Pirates eager to take next step
Andrew McCutchen could have bided his time and waited for Pittsburgh to trade him. After all, it's what the Pirates have done for years with valuable assets about to be priced out of the franchise's somewhat modest budget.
The list of promising players sent packing over the last 20 years could make up a pretty good roster. Aramis Ramirez. Jason Bay. Jose Bautista. Jason Schmidt. All played for the Pirates early in their career, then blossomed into cornerstones of playoff teams when they became too expensive to keep around.
It's a fate McCutchen could have resigned himself to. Only he didn't. The speedy center fielder spent too much time coming up through the minors with good friend Neil Walker to bail. He knows all too well about ''The Streak,'' the ominous black cloud of 19 straight losing seasons tethered to the once proud franchise, yet he also wanted to see it through.
It's why the speedy All-Star opted to sign a six-year, $51.5 million contract with the Pirates in early March, a somewhat surprising show of loyalty and an even more surprising investment by a team desperate to show it is finally heading in the right direction.
''It like when you're getting remarried and you are renewing your vows,'' McCutchen said the day the deal was announced. ''That's how I feel.''
The same could be said about the strained relationship between Pittsburgh and its fans.
Though the team extended ''The Streak'' in 2011, the signs of progress were simply too big to ignore. Pittsburgh contended well into August before fading down the stretch. McCutchen became arguably the most exciting player in the game at his position. Closer Joel Hanrahan's intimidating presence led to 40 saves. Walker continued to progress into one of the NL's better second basemen and the suspect starting staff pitched lights-out for four months.
The flicker of hope resonated with the fan base. Attendance rose 20 percent, buoyed by a team playing meaningful games until Labor Day for the first time in years.
Manager Clint Hurdle preached optimism and belief, undaunted by almost two decades of misery. The result was a 15-game improvement over 2010 and what Hurdle termed as a change in the culture of the clubhouse. The Pirates actually traded for veterans at the deadline hoping to make a late push.
Neither Derrek Lee nor Ryan Ludwick panned out, but it hardly mattered. The message had been sent. News flash: The Pirates care about winning.
''One of the reasons I came here was I felt good about the vision for the future,'' Hurdle said. ''But, more importantly, I saw there's action.''
It continued into the offseason. Though the Pirates were nowhere near the sweepstakes for the top players, they were able to fill holes with players eager to be part of the turnaround. A.J. Burnett actually waived his no-trade clause to be dealt to Pittsburgh, though in typical Pirate fashion the right-hander broke his right orbital bone during bunting practice the first week of camp and will be out until May.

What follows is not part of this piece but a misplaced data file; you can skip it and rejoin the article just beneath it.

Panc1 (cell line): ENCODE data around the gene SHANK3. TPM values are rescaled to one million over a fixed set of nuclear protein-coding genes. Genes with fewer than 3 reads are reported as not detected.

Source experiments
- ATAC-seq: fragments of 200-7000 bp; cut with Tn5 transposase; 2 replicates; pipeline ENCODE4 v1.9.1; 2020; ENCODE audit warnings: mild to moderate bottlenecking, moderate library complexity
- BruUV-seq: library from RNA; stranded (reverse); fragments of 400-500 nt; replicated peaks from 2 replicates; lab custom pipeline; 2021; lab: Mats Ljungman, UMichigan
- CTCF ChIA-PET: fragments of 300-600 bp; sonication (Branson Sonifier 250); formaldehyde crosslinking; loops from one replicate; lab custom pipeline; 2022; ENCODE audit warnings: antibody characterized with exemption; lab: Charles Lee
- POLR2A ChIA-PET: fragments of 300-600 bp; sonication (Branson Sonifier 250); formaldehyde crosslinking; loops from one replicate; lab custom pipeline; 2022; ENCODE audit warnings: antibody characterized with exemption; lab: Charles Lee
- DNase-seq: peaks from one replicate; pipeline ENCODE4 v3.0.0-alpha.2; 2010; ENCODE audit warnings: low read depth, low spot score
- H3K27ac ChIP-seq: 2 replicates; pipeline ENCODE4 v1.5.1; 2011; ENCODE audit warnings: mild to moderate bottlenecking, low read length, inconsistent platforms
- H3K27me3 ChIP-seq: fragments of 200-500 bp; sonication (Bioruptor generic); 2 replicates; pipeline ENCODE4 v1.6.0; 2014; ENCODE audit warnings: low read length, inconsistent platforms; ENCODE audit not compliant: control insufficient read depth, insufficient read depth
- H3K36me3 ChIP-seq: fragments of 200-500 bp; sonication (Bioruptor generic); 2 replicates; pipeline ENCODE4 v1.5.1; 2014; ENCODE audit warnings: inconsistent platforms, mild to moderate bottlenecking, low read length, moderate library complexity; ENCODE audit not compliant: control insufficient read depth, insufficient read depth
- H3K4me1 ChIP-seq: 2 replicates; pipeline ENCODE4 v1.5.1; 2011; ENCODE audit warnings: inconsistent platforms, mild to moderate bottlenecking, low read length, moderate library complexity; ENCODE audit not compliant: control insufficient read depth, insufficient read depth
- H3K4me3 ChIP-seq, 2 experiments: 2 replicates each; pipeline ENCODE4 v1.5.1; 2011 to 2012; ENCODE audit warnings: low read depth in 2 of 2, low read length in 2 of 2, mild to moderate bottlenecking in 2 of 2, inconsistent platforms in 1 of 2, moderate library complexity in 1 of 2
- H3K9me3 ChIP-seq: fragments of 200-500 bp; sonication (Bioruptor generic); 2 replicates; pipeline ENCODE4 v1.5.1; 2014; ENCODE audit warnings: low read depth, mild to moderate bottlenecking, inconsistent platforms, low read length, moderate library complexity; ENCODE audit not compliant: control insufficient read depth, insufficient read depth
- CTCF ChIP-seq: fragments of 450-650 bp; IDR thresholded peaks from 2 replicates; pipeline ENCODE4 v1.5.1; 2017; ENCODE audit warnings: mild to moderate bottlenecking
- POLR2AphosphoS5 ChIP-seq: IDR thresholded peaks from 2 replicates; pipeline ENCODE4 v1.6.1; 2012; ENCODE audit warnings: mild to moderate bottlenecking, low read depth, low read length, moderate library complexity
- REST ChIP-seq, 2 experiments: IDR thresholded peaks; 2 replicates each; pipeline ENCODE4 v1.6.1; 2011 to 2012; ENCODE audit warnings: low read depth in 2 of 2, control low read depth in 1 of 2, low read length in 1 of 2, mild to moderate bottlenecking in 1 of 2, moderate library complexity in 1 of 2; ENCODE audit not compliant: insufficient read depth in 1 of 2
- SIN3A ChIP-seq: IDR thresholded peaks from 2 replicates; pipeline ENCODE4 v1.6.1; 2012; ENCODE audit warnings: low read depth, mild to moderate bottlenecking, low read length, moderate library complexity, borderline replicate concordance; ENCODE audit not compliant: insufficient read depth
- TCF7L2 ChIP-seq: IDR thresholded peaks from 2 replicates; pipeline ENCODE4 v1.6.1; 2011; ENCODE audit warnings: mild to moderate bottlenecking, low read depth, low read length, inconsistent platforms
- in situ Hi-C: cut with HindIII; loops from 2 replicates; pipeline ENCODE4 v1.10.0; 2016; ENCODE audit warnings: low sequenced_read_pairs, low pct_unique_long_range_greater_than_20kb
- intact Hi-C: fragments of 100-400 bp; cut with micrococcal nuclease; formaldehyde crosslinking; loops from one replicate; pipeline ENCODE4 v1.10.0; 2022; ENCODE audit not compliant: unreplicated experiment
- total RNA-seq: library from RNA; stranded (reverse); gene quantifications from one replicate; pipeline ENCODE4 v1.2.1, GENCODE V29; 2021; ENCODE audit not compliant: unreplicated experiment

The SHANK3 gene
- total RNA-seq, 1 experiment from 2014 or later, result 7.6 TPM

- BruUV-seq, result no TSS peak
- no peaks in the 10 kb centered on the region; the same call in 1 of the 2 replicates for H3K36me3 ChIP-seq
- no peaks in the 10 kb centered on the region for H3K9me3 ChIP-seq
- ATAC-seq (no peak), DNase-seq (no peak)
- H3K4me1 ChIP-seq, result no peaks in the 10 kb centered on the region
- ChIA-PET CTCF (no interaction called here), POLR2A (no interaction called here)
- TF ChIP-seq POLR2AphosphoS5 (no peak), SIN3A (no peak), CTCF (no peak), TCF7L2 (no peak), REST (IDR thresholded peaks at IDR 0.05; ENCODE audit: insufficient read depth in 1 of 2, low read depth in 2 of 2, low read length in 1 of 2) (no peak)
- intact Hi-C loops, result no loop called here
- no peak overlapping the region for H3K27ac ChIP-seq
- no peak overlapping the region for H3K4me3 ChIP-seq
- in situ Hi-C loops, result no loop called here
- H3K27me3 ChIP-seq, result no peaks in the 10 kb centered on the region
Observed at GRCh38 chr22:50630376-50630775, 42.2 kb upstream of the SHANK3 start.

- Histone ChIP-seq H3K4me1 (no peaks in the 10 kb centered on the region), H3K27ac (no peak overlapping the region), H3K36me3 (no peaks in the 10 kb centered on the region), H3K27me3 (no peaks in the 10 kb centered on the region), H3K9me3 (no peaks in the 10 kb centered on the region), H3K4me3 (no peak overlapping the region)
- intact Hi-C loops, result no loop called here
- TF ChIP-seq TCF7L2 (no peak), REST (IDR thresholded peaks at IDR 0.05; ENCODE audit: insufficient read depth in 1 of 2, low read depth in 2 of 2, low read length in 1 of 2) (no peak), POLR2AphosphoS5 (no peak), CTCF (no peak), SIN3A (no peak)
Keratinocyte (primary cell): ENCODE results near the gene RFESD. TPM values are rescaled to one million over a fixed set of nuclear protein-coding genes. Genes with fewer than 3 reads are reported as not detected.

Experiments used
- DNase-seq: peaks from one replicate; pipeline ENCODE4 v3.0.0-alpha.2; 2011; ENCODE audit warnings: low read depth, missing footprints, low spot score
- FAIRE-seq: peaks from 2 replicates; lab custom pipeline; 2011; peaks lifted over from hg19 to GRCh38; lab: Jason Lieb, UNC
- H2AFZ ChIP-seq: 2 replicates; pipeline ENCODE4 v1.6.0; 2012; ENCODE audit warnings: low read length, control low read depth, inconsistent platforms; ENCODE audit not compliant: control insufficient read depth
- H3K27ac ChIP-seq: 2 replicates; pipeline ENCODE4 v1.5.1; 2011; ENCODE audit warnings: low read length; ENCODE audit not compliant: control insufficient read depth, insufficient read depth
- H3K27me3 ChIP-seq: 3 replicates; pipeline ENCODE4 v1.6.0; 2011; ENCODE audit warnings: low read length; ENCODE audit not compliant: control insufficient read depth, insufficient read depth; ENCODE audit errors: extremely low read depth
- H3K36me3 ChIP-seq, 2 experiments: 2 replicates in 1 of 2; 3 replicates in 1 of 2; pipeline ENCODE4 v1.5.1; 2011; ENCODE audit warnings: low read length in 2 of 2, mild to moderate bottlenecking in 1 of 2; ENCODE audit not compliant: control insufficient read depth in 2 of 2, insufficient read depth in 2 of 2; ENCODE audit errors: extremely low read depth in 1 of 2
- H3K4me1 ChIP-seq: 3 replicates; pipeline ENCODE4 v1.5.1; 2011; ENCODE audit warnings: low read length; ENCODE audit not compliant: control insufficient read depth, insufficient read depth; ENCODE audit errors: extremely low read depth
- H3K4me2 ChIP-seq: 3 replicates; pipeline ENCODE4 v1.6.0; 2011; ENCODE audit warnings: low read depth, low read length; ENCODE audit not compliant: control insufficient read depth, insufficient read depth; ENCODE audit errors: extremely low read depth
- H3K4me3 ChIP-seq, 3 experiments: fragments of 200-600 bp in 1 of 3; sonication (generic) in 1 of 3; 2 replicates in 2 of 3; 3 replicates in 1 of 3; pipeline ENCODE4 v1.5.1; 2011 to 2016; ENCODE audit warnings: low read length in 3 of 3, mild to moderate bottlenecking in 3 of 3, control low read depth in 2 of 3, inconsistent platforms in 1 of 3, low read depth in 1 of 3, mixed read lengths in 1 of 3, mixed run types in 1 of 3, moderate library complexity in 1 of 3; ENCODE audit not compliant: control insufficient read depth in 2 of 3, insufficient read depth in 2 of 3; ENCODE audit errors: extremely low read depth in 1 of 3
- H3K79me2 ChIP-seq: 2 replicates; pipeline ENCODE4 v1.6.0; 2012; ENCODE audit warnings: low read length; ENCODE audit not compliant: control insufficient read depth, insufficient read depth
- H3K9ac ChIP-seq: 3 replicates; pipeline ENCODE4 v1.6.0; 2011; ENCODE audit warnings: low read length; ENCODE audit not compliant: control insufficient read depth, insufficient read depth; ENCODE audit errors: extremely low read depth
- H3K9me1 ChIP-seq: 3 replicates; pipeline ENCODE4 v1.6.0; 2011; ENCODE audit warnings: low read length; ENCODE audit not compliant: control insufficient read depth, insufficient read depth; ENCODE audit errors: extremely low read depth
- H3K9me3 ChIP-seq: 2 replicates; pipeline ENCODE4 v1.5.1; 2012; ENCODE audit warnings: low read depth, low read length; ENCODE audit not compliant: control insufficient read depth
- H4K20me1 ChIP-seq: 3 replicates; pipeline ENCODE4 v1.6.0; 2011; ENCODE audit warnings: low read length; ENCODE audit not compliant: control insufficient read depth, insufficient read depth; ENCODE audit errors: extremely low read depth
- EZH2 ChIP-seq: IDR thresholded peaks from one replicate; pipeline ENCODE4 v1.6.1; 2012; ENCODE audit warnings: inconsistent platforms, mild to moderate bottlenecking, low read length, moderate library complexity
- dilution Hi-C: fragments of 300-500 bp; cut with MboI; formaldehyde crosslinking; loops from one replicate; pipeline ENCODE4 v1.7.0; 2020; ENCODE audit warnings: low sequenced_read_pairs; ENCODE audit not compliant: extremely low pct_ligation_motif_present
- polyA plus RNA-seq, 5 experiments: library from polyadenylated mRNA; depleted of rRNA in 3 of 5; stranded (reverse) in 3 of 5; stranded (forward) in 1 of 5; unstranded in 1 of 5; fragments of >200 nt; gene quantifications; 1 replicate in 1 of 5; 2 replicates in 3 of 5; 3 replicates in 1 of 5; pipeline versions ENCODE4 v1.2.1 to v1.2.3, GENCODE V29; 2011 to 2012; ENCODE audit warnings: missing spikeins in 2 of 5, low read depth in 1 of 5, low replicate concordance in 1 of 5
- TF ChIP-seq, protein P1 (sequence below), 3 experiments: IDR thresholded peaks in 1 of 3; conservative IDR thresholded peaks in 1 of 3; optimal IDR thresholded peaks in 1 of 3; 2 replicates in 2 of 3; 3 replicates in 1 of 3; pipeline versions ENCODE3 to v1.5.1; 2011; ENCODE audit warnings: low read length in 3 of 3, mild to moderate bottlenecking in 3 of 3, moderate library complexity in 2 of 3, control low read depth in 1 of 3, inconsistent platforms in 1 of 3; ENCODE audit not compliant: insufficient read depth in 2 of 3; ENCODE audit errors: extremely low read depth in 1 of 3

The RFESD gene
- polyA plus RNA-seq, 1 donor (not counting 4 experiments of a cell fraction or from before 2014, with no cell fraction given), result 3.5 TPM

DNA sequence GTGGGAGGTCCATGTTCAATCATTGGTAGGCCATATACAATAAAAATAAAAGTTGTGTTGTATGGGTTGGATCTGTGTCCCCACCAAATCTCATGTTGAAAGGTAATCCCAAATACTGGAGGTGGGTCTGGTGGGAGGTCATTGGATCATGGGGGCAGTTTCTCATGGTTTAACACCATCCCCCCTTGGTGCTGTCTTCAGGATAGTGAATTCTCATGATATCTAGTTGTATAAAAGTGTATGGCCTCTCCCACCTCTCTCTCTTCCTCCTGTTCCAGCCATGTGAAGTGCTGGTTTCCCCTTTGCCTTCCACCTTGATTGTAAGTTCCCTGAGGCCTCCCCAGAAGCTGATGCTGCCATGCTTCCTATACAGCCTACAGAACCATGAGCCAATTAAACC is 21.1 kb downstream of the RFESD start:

Clint Barmes signed a two-year deal to play shortstop. Left-hander Erik Bedard came over from Boston looking to turn around a career sidetracked by injuries and years spent on teams going nowhere. Catcher Rod Barajas joined on to prove there's still some life in his 36-year-old bat. Outfielder Nate McLouth - once one of those promising players dealt away by the Pirates - opted to come back home and finish what he started.
The NL Central no longer features Albert Pujols and Prince Fielder, either. Both are now in the American League.
''I think those guys leaving gave everyone in the division a chance to take a deep breath,'' general manager Neal Huntingon said. ''But while (St. Louis and Milwaukee) may not have been able to completely fill those holes, they're going to be right there.''
The Pirates hope they will be too, thanks to the lessons learned in August, when their brief stint as baseball's biggest story ended when the pitching staff grew weary and the offense became stagnant.
A healthy Pedro Alvarez would help. The former first-round pick hit just .191 while being limited to 71 games due to a lingering quad injury. Pittsburgh desperately needs some pop. The Pirates finished 27th in the majors in both home runs and runs scored.
Huntington described Alvarez as ''in a good spot,'' though the team brought in Casey McGehee from Milwaukee as insurance at both corner infield spots. Barmes will almost certainly be an upgrade over the erratic Ronny Cedeno while McLouth can fill in at all three outfield spots behind McCutchen, Alex Presley and Jose Tabata.
Now entering his fifth season, Huntington knows it's time for the business plan the franchise put in place when he came in to start paying dividends. The house cleaning is over. McCutchen, Walker and Tabata are no longer fresh-faced rookies. The team has invested in the draft for years and while some may still be a season or two away, the Pirates have the pieces in place to be interesting.
Hey, it's a start, even if Huntington refuses to make promises.
''It's not a linear path,'' he said. ''We may take a huge spike up this year. We may make a logical progression up. There's a scenario where we stay the same or regress ... we are certainly not going to put a floor or a ceiling on what we can do this year.''